The current battle about antisemitism in the UK has centred on the EUMC working definition of antisemitism.
In my Diigo I have a tag titled “monumental thread” where I bookmark and snippet from important online discussions. The most recent is this one on Engage, further to Jonathan Hoffman’s review of antisemitism on Comment Is Free. In the comments, you will find Chris Bertram (from Crooked Timber) implying that everybody who proposes a single-state solution experiences aggravated charges of antisemitism and that the EUMC definition facilitates this. He doesn’t like it that the people who experience racism get to define what is racist. This is the basic underpinning of anti-racist law – not to mention the guidance provided by trade unions throughout the world – and to contest it is basically saying that Jews exploit antisemitism for their own ends. Nice, Chris. Richard asked him for examples of aggravated charges of antisemitism points out that it is rarely the case that people can provide examples when they complain of aggravated charges of antisemitism. Richard also outlines the most important questions for a binationalist / single state proponent to answer. Chris, more interested in demanding rights for single state advocates to speak than in antisemitism on CiF, does not himself answer these. Put up or shut up – is he shutting up? I don’t think he has examples answers.
You will also come across something quite normal these days – an ever-so-polite-and-reasonable purveyor of antisemitic ways of thinking, Ibrahim Ibn Yusuf, coming out (like the BNP) in favour of repealing anti-racist law. Ibn Yusuf believes “the creation of Israel as a Jewish state to be a major, but reversible, historical mistake” and his pursuit of this reversal obliges him to deny not only antisemitism but the legitimacy of anti-racist law. Anti-racist law is a trade unionists best friend – isn’t it? Except UCU activists, that is, who are quite probably looking for ways to jettison their own – these days self-incriminating – guidance on discrimination because it scrapes against their cherished boycott campaign in such an irksome way.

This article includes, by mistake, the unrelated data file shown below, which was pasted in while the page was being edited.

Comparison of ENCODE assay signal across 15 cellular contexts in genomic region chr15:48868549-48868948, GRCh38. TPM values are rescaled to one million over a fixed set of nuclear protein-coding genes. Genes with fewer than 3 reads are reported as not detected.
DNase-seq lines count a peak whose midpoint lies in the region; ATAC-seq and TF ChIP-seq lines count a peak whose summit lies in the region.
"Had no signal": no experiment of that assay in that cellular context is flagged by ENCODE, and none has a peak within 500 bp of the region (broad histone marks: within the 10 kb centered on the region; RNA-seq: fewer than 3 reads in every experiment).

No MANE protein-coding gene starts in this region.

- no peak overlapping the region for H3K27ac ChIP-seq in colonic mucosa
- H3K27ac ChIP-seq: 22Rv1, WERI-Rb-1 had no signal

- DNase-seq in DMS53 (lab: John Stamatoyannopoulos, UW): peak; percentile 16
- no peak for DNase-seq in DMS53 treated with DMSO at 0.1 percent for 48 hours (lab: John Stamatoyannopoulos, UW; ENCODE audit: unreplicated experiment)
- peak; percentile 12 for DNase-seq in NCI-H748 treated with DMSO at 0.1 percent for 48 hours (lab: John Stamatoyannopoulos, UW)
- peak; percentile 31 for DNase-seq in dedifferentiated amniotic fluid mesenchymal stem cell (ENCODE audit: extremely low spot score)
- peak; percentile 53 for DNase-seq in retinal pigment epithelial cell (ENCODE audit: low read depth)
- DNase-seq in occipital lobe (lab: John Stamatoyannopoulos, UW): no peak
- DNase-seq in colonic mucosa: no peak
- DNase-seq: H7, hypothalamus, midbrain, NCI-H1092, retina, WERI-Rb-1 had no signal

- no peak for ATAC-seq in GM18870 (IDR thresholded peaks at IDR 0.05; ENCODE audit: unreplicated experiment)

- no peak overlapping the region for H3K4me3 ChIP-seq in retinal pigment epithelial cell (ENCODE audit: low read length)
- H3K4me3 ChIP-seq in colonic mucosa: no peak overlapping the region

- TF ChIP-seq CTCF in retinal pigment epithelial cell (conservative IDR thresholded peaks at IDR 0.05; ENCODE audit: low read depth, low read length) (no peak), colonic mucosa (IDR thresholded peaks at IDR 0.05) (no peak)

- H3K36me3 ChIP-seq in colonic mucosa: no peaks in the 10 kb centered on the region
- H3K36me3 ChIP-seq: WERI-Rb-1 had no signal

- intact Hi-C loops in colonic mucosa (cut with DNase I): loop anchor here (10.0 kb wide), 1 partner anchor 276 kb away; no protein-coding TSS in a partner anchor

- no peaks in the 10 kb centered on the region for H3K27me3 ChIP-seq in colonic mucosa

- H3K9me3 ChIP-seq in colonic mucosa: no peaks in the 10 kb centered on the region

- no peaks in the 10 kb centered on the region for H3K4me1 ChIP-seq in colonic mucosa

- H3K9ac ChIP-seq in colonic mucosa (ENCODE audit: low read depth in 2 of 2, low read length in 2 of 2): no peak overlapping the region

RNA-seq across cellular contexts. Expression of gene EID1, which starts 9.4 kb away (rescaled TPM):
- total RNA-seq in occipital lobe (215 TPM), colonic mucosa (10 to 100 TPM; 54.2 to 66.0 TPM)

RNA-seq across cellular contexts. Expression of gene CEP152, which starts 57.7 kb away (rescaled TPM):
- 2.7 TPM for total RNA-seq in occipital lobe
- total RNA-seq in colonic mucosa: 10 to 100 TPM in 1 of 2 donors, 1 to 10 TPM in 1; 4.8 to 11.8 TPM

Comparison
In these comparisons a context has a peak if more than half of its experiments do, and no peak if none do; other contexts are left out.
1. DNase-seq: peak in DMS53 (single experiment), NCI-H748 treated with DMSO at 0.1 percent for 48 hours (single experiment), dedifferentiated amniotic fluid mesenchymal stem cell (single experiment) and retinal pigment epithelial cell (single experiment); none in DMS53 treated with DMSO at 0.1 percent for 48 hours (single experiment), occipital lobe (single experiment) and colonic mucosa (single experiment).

Richard, Zkharya and Hoffman respond to Ibn Yusuf. Inna has a good mutatis mutandis. You’ll also find three brilliant pieces of advice from David Galant and some good analysis from Saul (nice to see somebody around who doesn’t feel obliged to dignify polite racism for polite response. I think Saul is a luminary.)
Ibn Yusuf isn’t very good, as you can see. It’s easy to take his self-righteous arguments apart because they have nothing to do with sticking up for Palestinians and everything to do with hating Israel. Trouble is, people with his views are growing in influence round here. (Update: Observer in the comments below points out that he might be an agent provocateur who aims to encourage readers to associate these everyday double standards with Arabs.)